The Carpenter Complex looks vastly different than it did 34 years ago. Mindy and I attended games at Jack Russell Stadium (and other spring training parks) during our honeymoon.
Today’s games are played on Robin Roberts Field, which is just beyond Steve Carlton Field and parallels Richie Ashburn Field. For these rookie league games in the Florida Complex League, you park for free and walk right inside. (For perspective this had been called the Gulf Coast League since 1964.)
Mike Schmidt field features a pitcher throwing a simulated game with a live hitter wearing shorts standing in the right-handed batter’s box with a helmet and bat.
We sit on the single set of abbreviated aluminum bleachers next to the Blue Jays’ on deck circle. This setup reminds me of watching an American Legion game except with professional players and equipment on an extremely well-manicured field.
The Jays’ mini dugout is about fifty feet to our left. Players and coaches stroll past us. A couple of players sit on chairs between us and the tarp-covered, field-level dugout.
The scoreboard displays the basics (R/H/E totals, the score by inning and B/S/O). There’s no PA announcer or music played. Baseball is truly the focus. We can hear coaches calling to the players and players communicating with teammates. After one inning the Blue Jays’ coaches shout for the team to hustle off the field.
There may be five other spectators at this game. A couple of women behind us cheer when the Jays do something well. Between innings, one gentleman with an umbrella to shade the sun informs us that he attends most of these games. He also shares that he’s the PA announcer for the Threshers. We tell him that we attended last night’s game. He goes on almost apologetically about how poorly they played in the 8-0 defeat. I look back between innings and he’s busy typing player notes on a device.
If I lived here, I would attend every one of these games. This would be my current sweet spot for enjoying professional baseball. These are the new signees, the rawest of professional baseball players. Many are from the Dominican Republic and Venezuela. At least one player is just 17-years-old. One of the Phillies’ players is from New Zealand. Mitch looks up each of the players and learns that this New Zealander could have been drafted as a pitcher as well. That’s quite a rarity, especially from a non-baseball region of the world.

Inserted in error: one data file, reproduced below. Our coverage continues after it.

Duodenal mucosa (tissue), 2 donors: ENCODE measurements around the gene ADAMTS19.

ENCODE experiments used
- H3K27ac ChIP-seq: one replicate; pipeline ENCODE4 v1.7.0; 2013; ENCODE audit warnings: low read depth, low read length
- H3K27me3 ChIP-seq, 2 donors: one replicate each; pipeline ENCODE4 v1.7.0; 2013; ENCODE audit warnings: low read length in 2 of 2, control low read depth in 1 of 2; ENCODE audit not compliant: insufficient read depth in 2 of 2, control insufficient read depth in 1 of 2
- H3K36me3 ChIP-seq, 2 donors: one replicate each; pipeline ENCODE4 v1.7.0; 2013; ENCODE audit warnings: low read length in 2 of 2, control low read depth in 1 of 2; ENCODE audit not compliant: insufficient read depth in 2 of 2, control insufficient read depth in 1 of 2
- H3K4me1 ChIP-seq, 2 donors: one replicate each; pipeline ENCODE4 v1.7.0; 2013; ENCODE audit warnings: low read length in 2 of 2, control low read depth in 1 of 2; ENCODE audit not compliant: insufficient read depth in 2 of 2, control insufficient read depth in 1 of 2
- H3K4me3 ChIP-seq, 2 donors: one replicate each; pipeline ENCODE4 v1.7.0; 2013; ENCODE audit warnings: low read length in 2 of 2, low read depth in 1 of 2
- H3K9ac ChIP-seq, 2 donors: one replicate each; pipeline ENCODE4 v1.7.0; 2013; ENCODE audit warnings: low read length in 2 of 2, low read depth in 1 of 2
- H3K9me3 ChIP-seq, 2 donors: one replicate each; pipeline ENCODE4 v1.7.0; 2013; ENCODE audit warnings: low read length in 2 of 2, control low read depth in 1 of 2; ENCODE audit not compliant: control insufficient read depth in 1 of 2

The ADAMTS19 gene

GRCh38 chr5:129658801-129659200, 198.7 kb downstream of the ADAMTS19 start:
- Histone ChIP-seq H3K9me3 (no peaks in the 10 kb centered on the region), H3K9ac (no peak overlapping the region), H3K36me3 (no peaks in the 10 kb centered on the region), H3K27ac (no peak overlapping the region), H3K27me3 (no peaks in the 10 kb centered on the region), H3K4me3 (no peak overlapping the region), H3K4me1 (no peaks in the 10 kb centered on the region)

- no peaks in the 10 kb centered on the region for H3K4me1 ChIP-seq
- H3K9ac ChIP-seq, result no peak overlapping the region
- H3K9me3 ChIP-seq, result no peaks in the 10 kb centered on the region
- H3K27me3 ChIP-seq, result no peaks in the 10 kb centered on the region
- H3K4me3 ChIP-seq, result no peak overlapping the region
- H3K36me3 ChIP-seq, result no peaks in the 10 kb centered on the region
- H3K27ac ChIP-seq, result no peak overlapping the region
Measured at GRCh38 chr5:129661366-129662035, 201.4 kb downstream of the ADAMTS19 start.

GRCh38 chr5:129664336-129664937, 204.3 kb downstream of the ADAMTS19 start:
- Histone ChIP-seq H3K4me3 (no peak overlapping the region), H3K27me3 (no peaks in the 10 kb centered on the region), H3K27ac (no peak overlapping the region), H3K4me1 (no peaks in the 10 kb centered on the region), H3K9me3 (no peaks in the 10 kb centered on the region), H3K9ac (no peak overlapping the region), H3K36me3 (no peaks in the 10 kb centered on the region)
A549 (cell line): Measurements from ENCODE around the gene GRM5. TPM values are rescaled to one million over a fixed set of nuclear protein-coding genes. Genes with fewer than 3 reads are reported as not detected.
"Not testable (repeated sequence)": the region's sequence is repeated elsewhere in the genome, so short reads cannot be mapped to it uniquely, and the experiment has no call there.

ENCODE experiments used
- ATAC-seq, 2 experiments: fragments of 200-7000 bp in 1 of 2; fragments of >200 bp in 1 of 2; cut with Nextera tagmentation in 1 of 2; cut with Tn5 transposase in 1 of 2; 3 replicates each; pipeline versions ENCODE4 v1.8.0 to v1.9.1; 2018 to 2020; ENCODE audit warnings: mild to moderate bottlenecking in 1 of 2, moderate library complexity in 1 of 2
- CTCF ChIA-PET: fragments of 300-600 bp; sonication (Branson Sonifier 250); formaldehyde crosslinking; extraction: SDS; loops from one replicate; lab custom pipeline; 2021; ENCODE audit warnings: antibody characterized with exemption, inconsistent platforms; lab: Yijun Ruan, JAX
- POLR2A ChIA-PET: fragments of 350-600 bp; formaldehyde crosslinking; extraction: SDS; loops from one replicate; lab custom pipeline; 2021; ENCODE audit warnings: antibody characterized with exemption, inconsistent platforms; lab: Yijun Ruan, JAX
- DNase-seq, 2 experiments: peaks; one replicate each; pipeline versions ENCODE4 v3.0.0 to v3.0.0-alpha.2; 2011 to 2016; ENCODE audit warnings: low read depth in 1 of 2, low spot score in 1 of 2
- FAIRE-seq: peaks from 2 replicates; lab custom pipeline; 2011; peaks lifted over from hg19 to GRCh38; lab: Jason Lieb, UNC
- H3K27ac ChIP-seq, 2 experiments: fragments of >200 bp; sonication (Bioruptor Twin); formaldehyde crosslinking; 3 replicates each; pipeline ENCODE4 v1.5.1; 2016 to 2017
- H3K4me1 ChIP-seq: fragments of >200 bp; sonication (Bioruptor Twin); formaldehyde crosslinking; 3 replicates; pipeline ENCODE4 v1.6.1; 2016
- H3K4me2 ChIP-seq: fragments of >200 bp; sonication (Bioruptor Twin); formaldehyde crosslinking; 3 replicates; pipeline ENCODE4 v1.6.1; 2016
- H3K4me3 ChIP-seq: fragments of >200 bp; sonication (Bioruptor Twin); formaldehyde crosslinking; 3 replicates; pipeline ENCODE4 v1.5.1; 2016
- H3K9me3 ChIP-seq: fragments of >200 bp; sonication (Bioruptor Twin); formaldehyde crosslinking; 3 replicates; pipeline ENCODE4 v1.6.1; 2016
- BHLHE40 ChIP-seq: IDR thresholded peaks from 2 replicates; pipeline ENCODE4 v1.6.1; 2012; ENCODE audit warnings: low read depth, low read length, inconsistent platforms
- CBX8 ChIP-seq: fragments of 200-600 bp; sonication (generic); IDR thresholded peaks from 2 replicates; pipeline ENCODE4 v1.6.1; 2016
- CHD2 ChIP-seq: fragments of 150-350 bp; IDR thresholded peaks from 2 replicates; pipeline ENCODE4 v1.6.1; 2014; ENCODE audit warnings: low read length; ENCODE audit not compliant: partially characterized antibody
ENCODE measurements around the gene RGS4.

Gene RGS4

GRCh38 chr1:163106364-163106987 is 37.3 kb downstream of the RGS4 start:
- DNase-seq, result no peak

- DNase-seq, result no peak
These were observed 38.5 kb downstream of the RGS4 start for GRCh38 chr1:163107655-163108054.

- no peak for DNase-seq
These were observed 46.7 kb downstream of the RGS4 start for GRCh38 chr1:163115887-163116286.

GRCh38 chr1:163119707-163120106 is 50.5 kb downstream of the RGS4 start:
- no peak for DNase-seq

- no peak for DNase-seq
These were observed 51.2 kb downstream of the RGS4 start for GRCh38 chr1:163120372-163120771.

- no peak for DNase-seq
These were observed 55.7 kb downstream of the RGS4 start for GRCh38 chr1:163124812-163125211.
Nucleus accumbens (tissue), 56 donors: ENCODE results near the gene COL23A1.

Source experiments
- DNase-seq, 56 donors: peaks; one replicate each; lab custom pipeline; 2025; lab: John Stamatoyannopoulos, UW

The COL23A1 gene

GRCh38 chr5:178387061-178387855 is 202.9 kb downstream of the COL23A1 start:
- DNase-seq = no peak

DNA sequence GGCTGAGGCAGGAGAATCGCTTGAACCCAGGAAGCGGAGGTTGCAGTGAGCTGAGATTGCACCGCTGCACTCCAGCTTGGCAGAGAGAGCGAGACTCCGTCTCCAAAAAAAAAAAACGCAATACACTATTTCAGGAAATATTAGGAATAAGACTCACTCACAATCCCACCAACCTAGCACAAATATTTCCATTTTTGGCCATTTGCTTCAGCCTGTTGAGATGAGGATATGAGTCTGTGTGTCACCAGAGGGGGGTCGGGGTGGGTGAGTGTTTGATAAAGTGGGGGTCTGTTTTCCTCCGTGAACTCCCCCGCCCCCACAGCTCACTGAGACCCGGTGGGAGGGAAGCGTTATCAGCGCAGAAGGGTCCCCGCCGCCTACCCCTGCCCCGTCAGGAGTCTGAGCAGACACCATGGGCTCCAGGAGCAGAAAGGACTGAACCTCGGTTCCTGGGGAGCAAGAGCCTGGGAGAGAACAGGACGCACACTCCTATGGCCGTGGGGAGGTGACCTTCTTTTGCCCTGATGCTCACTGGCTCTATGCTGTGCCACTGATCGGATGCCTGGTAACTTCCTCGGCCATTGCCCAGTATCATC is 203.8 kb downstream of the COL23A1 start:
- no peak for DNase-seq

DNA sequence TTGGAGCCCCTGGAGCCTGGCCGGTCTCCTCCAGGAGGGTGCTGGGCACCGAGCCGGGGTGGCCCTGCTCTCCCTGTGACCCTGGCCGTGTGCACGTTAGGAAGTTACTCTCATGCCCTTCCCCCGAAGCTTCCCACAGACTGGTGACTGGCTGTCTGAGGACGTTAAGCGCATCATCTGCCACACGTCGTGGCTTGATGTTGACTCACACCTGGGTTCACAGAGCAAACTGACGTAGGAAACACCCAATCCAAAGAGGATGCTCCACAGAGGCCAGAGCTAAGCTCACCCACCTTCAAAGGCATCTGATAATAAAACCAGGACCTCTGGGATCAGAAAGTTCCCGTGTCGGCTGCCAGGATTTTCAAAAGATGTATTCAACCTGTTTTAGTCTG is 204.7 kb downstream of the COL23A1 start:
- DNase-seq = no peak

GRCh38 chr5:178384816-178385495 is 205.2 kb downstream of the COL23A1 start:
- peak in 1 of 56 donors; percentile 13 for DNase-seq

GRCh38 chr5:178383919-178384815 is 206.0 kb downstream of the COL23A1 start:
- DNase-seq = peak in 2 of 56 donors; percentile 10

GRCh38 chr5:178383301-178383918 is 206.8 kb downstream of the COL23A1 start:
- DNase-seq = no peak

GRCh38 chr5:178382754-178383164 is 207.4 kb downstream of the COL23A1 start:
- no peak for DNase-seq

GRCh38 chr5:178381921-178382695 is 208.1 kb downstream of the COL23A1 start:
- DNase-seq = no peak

Another lefty-hitting Phillie, Jordan Viars, hails from Plano, Texas. His arm sleeve features a cross. The Phillies selected him in the third round of the 2021 draft. With two strikes, he picks on a high pitch and laces a double in the gap. I know next to nothing about this young player, but I’m happy for him. Just like the players I coach, I want them all to perform well.
The Jays win 4-2, but the Phillies leave the go-ahead run at the plate when the game ends. It’s exciting, well-played baseball without distractions.
After sitting in the 90-degree sun on aluminum bleachers, we retreat to a local Latino restaurante called Huarache Azteca. This may have been the best carne del cerdo (pork) burrito I’ve ever had. Mitch commented that you know you’re in the right place when you’re the only native English speakers.
Soon it’s time to roll south to Bradenton. We cross the iconic Skybridge and arrive at LECOM Park an hour early. Fortunately, we notice Magnanimous Brewing directly across the street from the neighborhood ballpark. This small satellite brewing location boasts a fairly modern building featuring a good-sized U-shaped bar, a handful of tables and lots of taps.
Mitch and I grab stools at the bar along with three couples and scan the beer menu. I decide on the Juice Lord IPA, their signature IPA, although a few IPAs catch my eye (and thirst). The couple nearest us talk Mitch into the bourbon barrel aged imperial stout called Space Turtle. It’s a ten-ounce pour due to the alcohol content. I follow up with a Hazy Road double IPA pint before we re-cross the street to the ballpark.
Mitch had played on this field during his Pirates Fantasy Camp days. He shares fun memories of being here many times, including when Michael Jordan debuted as a baseball player on March 4, 1994.
While we walk around soaking in the ballpark, the Lakeland Flying Tigers go ahead early, 2-0. Our seats are front row behind the plate, but we sit in the fourth row for a better angle of the pitcher-catcher-batter-umpire dynamic. We both notice a very light crowd for a Friday night. In fact the announced attendance is only 825.
Before the Flying Tigers hold on for an eventual 7-4 win, Mitch strikes up a conversation with a bearded gentleman sitting alone in front of us. He lives in Jacksonville, his two teenage sons play ball, and his wife is from York, PA, so we have a lot to discuss over the final two innings.
After the game we linger to chat with a couple of employees who comment on our UBT shirts. They thank us for making LECOM Park part of our 2022 itinerary.